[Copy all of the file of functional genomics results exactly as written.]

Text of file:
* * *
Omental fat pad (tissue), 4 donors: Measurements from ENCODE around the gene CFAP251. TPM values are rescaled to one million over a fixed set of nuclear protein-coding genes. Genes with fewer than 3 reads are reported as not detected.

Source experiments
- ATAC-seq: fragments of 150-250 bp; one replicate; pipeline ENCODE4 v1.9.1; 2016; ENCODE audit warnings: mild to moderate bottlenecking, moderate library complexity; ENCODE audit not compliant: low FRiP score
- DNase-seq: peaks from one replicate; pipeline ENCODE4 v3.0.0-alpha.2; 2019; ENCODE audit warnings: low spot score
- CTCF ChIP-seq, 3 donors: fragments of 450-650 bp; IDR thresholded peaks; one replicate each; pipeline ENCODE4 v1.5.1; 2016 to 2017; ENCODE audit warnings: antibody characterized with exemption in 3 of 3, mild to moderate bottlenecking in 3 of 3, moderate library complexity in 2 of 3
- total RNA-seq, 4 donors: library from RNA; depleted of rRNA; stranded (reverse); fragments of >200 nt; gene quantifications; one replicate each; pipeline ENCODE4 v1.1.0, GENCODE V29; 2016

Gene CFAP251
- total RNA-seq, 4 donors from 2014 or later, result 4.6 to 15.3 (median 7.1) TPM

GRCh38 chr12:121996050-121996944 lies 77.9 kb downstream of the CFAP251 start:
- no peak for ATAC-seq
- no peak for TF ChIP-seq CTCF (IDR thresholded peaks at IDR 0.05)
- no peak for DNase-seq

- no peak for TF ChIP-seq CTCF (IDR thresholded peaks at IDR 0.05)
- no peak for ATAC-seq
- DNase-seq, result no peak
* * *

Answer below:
Omental fat pad (tissue), 4 donors: Measurements from ENCODE around the gene CFAP251. TPM values are rescaled to one million over a fixed set of nuclear protein-coding genes. Genes with fewer than 3 reads are reported as not detected.

Source experiments
- ATAC-seq: fragments of 150-250 bp; one replicate; pipeline ENCODE4 v1.9.1; 2016; ENCODE audit warnings: mild to moderate bottlenecking, moderate library complexity; ENCODE audit not compliant: low FRiP score
- DNase-seq: peaks from one replicate; pipeline ENCODE4 v3.0.0-alpha.2; 2019; ENCODE audit warnings: low spot score
- CTCF ChIP-seq, 3 donors: fragments of 450-650 bp; IDR thresholded peaks; one replicate each; pipeline ENCODE4 v1.5.1; 2016 to 2017; ENCODE audit warnings: antibody characterized with exemption in 3 of 3, mild to moderate bottlenecking in 3 of 3, moderate library complexity in 2 of 3
- total RNA-seq, 4 donors: library from RNA; depleted of rRNA; stranded (reverse); fragments of >200 nt; gene quantifications; one replicate each; pipeline ENCODE4 v1.1.0, GENCODE V29; 2016

Gene CFAP251
- total RNA-seq, 4 donors from 2014 or later, result 4.6 to 15.3 (median 7.1) TPM

GRCh38 chr12:121996050-121996944 lies 77.9 kb downstream of the CFAP251 start:
- no peak for ATAC-seq
- no peak for TF ChIP-seq CTCF (IDR thresholded peaks at IDR 0.05)
- no peak for DNase-seq

- no peak for TF ChIP-seq CTCF (IDR thresholded peaks at IDR 0.05)
- no peak for ATAC-seq
- DNase-seq, result no peak